Although relatively small in size compared with other major global grain producers, for the past few decades Ukraine has punched above its weight in regard to its significant production of wheat, corn and sunflower oil. In fact, it’s been labelled the “Breadbasket of Europe”.
Prior to the Russian invasion, Ukraine was expected to contribute 12% of global wheat exports in 2022.
However, silos dotted around the stricken country are now bursting with the autumn harvest that should have been hitting the world markets weeks ago, with no signs Russia will ease its blockade of ships leaving Ukraine.
Adding to the problem, fields that are normally being worked in preparation for the spring sowing season are the subject of bloody battles unlikely to end any time soon.
The ongoing conflict in Ukraine is going to have a significant, long-term impact on global food supplies and food security in many countries, particularly across Europe and the Middle East.
By mid-March, the wheat price increased by more than 50% on the Chicago Board of Trade, severely impacting the importing nations.
The devastation caused by this conflict across Ukraine’s food supply chains will take a significant amount of time and effort to stabilise.
Farm supplies, including seeds, fertilisers and machinery, local farm production and food processing facilities, and domestic transportation and shipping ports, have all been severely disrupted or badly damaged.
Ukrainian President Volodymyr Zelensky recently made a televised appeal to the nation to embark on a major sowing campaign as soon as possible, but even still, the sowing and harvesting patterns will have been disrupted, contributing to short-to-medium-term price increases.
Governments, NGOs must step up
Rebuilding food supply chains disrupted by the Ukraine conflict will require a significant effort from governments, as well as NGOs and private organisations globally.
Some of the food produced in the Ukraine ends up as food aid to a number of desperately poor countries around the world, and meeting the shortfall as a result of the conflict will need a calculated response to avoid famine.
Investments to rebuild infrastructure will need to be secured, presenting challenges in the short term. Other countries, including Australia and Canada, will not easily be able to fill the gaps in food supply, particularly due to the global shipping slowdown resulting from the COVID-19 pandemic.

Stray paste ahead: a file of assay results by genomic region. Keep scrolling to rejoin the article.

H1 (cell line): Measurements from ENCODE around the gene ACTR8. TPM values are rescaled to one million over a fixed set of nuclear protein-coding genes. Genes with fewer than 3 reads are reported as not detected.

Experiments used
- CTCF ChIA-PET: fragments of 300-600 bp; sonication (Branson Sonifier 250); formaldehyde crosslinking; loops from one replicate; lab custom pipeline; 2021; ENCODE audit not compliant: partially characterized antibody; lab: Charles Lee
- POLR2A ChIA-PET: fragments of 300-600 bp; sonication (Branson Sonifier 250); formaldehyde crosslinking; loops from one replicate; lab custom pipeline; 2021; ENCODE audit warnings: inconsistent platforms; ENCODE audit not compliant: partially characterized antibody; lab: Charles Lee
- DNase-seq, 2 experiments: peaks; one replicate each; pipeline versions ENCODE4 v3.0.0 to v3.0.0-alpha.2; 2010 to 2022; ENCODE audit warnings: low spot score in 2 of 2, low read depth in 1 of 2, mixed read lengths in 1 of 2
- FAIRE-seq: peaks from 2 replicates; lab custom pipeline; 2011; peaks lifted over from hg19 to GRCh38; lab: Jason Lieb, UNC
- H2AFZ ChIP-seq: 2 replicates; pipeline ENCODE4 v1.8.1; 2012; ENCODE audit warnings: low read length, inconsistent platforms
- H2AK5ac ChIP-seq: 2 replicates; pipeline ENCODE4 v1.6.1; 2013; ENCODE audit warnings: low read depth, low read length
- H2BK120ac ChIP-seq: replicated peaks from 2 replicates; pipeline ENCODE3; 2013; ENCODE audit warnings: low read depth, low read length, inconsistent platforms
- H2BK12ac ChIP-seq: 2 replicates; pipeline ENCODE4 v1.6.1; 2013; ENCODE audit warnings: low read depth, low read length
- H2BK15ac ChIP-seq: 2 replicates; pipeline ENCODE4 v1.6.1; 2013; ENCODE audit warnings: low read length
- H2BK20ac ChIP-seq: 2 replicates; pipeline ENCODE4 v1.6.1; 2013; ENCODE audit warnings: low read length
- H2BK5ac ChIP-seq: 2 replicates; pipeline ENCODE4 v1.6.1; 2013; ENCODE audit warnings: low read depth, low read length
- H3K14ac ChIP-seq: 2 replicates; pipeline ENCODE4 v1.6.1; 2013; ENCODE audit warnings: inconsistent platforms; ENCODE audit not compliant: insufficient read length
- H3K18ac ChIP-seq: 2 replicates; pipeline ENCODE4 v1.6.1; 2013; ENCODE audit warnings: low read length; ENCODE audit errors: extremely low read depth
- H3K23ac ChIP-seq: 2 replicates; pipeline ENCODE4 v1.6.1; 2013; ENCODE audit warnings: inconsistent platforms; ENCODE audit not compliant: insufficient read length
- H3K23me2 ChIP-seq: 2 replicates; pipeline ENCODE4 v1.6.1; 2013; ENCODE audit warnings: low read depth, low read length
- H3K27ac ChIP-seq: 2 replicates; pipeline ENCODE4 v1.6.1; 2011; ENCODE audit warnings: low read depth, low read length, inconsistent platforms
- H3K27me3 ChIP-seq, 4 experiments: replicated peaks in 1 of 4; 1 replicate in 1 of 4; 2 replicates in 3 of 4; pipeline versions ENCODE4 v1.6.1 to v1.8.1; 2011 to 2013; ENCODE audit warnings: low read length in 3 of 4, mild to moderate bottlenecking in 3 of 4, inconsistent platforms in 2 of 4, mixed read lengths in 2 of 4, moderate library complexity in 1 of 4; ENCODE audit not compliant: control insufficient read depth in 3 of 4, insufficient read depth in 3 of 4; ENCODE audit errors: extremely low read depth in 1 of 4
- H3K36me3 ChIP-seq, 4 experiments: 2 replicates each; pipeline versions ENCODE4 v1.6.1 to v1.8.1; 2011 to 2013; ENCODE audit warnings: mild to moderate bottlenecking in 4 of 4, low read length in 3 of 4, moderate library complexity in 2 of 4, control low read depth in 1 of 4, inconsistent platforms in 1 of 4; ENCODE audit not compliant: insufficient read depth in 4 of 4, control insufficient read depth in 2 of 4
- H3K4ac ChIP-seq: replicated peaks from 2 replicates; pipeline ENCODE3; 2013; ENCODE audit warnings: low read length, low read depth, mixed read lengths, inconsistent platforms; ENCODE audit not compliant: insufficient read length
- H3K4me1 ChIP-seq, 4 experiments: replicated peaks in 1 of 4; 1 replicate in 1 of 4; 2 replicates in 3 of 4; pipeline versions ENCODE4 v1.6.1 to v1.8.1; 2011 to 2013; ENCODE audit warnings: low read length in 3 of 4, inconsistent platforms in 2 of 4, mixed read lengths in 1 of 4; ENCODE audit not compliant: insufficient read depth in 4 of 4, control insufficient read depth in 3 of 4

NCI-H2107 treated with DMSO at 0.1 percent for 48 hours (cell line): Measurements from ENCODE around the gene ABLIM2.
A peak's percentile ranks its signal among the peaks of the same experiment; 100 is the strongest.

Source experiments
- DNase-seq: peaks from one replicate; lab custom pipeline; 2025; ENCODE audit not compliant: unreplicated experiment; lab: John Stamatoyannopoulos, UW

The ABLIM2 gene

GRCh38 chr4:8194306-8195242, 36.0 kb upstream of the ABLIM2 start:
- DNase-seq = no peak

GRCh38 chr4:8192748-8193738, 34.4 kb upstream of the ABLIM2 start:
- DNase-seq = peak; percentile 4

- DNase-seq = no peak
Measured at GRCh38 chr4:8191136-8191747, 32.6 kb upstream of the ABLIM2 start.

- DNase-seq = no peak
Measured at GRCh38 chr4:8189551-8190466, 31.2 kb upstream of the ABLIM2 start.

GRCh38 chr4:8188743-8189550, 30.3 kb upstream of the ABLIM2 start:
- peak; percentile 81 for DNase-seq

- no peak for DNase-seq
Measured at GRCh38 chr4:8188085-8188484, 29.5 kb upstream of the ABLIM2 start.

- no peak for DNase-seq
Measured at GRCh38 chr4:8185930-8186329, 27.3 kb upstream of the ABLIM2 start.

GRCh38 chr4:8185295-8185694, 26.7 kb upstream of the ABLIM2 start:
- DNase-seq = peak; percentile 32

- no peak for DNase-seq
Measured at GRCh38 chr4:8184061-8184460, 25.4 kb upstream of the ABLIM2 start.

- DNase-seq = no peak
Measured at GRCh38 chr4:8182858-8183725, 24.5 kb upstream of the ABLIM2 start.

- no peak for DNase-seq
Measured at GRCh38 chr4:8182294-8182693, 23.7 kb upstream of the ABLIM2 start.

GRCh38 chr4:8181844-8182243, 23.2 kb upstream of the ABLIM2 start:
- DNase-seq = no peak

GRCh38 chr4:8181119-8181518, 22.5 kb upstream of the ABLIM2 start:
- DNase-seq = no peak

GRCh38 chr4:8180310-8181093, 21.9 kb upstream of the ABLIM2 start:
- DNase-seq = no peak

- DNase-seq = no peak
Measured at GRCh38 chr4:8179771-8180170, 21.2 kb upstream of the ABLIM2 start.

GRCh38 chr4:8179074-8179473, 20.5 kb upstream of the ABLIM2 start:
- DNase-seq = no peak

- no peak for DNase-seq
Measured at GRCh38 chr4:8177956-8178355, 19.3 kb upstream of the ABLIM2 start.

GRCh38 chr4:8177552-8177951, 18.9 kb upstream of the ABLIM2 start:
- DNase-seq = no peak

Of course, Australia has a role to play here, because it’s a large commodity producer with highly developed farm production, and food processing and distribution systems in place.
However, being so far from Europe presents logistical challenges, and the recent increase in fuel costs and high dependence on fuels for many activities/processes along the food supply chain, as well as the current labour shortages, mean an effective immediate response to resolve food shortages in Europe may not be possible.
Speed is the the key
The speed at which key entities along the food supply chain can ramp up will be critical. Ramping up food production is highly dependent on seasons and the capacity needed at various points along the supply chain.
The conflict in Ukraine may benefit some wheat/grain-producing nations in the short term due to increasing prices, but this must be balanced against increasing fuel prices and the slowdown in global shipping, as well as the increasing stress levels this all presents for producers, supply chain/logistics professionals, and consumers.
Ultimately, the losers in all this are the consumers, especially those in developing and poorer nations.
Global food security is a massive issue, particularly for developing nations, but there’s scope for an international solution.
While there are many forces (politically motivated or otherwise) that impact on the decisions being made, it’s clear we must work collaboratively to solve the global food shortage problem, and find ways to improve access to nutritional food for everyone.
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